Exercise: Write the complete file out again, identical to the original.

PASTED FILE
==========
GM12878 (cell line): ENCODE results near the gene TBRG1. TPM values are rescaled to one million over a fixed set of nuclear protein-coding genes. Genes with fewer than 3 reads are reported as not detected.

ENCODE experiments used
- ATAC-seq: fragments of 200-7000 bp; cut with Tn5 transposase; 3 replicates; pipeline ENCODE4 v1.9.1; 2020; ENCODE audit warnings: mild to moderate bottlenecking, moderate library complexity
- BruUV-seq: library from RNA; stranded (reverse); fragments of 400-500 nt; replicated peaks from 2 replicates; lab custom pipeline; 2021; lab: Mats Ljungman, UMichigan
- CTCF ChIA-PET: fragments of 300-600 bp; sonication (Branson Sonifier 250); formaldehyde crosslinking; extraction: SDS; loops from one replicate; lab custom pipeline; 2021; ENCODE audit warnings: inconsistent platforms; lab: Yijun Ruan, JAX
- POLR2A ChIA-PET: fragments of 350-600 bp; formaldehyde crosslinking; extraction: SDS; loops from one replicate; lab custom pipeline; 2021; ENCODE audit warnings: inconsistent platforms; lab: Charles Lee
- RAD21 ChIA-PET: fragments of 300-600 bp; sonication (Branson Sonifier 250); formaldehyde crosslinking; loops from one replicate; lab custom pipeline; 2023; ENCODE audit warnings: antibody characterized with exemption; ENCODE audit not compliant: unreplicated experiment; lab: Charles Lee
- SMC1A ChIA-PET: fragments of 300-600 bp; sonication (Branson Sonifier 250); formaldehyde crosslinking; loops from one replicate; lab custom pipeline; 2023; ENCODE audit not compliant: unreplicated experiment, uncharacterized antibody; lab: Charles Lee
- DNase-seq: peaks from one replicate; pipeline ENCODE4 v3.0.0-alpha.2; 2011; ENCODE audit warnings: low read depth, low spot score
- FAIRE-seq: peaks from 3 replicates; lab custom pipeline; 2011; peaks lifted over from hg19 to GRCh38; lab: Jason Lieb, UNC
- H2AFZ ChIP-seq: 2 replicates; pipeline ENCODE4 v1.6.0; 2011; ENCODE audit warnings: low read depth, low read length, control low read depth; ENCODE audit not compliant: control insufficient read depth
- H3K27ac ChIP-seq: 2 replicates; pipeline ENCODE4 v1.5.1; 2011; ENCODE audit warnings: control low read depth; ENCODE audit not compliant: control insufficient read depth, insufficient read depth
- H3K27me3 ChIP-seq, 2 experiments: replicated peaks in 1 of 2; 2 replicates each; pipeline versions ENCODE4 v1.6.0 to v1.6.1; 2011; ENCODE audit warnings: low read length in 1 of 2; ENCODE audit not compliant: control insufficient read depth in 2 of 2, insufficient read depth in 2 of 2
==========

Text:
GM12878 (cell line): ENCODE results near the gene TBRG1. TPM values are rescaled to one million over a fixed set of nuclear protein-coding genes. Genes with fewer than 3 reads are reported as not detected.

ENCODE experiments used
- ATAC-seq: fragments of 200-7000 bp; cut with Tn5 transposase; 3 replicates; pipeline ENCODE4 v1.9.1; 2020; ENCODE audit warnings: mild to moderate bottlenecking, moderate library complexity
- BruUV-seq: library from RNA; stranded (reverse); fragments of 400-500 nt; replicated peaks from 2 replicates; lab custom pipeline; 2021; lab: Mats Ljungman, UMichigan
- CTCF ChIA-PET: fragments of 300-600 bp; sonication (Branson Sonifier 250); formaldehyde crosslinking; extraction: SDS; loops from one replicate; lab custom pipeline; 2021; ENCODE audit warnings: inconsistent platforms; lab: Yijun Ruan, JAX
- POLR2A ChIA-PET: fragments of 350-600 bp; formaldehyde crosslinking; extraction: SDS; loops from one replicate; lab custom pipeline; 2021; ENCODE audit warnings: inconsistent platforms; lab: Charles Lee
- RAD21 ChIA-PET: fragments of 300-600 bp; sonication (Branson Sonifier 250); formaldehyde crosslinking; loops from one replicate; lab custom pipeline; 2023; ENCODE audit warnings: antibody characterized with exemption; ENCODE audit not compliant: unreplicated experiment; lab: Charles Lee
- SMC1A ChIA-PET: fragments of 300-600 bp; sonication (Branson Sonifier 250); formaldehyde crosslinking; loops from one replicate; lab custom pipeline; 2023; ENCODE audit not compliant: unreplicated experiment, uncharacterized antibody; lab: Charles Lee
- DNase-seq: peaks from one replicate; pipeline ENCODE4 v3.0.0-alpha.2; 2011; ENCODE audit warnings: low read depth, low spot score
- FAIRE-seq: peaks from 3 replicates; lab custom pipeline; 2011; peaks lifted over from hg19 to GRCh38; lab: Jason Lieb, UNC
- H2AFZ ChIP-seq: 2 replicates; pipeline ENCODE4 v1.6.0; 2011; ENCODE audit warnings: low read depth, low read length, control low read depth; ENCODE audit not compliant: control insufficient read depth
- H3K27ac ChIP-seq: 2 replicates; pipeline ENCODE4 v1.5.1; 2011; ENCODE audit warnings: control low read depth; ENCODE audit not compliant: control insufficient read depth, insufficient read depth
- H3K27me3 ChIP-seq, 2 experiments: replicated peaks in 1 of 2; 2 replicates each; pipeline versions ENCODE4 v1.6.0 to v1.6.1; 2011; ENCODE audit warnings: low read length in 1 of 2; ENCODE audit not compliant: control insufficient read depth in 2 of 2, insufficient read depth in 2 of 2